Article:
Fast, Practical Algorithms for Computing All the Repeats in a String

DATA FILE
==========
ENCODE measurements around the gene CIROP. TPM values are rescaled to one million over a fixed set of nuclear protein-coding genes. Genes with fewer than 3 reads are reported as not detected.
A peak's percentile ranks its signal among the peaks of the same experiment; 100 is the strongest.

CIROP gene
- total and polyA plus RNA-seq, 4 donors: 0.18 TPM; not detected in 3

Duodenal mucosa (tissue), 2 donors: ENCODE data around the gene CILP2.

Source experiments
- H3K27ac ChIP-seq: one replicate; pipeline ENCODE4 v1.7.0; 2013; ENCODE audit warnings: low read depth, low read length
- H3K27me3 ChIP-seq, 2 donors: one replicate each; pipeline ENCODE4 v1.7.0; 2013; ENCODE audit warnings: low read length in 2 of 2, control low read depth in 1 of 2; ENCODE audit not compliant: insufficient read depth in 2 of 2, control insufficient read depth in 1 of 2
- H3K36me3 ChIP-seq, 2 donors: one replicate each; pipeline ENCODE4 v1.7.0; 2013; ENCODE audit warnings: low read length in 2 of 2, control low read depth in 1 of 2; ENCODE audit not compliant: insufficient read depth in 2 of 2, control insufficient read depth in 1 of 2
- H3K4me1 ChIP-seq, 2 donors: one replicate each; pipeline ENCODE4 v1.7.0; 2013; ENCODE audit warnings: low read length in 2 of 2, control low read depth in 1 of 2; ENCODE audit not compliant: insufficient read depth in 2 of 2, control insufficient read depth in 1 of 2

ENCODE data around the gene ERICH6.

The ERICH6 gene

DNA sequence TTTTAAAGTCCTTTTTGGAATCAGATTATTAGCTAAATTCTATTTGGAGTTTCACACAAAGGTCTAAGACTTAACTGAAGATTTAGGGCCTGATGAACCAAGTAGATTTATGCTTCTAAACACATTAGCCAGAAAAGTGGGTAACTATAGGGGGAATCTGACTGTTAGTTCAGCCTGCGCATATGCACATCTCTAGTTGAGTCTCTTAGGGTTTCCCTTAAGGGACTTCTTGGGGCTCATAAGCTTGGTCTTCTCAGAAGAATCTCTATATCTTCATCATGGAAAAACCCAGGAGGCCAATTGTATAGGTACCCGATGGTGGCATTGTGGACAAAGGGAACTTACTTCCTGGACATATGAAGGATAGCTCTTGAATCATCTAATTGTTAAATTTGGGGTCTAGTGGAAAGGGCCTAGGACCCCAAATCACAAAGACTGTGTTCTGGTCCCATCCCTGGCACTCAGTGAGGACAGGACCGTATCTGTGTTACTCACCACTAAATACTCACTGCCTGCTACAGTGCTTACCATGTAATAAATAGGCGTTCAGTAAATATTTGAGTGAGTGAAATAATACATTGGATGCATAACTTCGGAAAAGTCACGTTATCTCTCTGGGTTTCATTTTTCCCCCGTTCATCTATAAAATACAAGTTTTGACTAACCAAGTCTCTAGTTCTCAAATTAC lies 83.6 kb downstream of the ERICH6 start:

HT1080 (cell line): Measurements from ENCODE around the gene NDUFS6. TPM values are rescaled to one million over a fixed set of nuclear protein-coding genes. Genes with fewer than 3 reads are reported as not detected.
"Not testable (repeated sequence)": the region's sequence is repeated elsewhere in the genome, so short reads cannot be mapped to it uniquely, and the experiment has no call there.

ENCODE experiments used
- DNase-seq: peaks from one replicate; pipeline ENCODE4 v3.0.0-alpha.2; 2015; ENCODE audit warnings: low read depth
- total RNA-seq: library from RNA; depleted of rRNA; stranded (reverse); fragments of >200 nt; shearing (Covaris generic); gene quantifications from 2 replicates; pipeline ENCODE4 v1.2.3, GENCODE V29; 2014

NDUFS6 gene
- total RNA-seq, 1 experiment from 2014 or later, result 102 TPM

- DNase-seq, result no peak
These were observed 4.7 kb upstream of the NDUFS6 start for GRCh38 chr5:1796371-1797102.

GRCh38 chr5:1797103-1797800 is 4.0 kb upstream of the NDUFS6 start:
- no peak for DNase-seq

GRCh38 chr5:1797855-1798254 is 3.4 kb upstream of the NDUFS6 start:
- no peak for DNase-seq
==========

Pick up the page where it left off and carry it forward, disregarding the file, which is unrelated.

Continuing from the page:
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Given a string x = x[1..n] on an alphabet of size α, and a threshold p min ≥ 1, we describe four variants of an algorithm PSY1 that, using a suffix array, computes all the complete nonextendible repeats in x of length p ≥ p min . The basic algorithm PSY1–1 and its simple extension PSY1–2 are fast on strings that occur in biological, natural language and other applications (not highly periodic strings), while PSY1–3 guarantees Θ(n) worst-case execution time. The final variant, PSY1–4, also achieves Θ(n) processing time and, over the complete range of strings tested, is the fastest of the four. The space requirement of all four algorithms is about 5n bytes, but all make use of the “longest common prefix” (LCP) array, whose construction requires about 6n bytes. The four algorithms are faster in applications and use less space than a recently-proposed algorithm (Narisawa in Proceedings of 18th Annual Symposium on Combinatorial Pattern Matching, pp. 340–351, 2007) that produces equivalent output. The suffix array is not explicitly used by algorithms PSY1, but may be required for postprocessing; in this case, storage requirements rise to 9n bytes. We also describe two variants of a fast Θ(n)-time algorithm PSY2 for computing all complete supernonextendible repeats in x.
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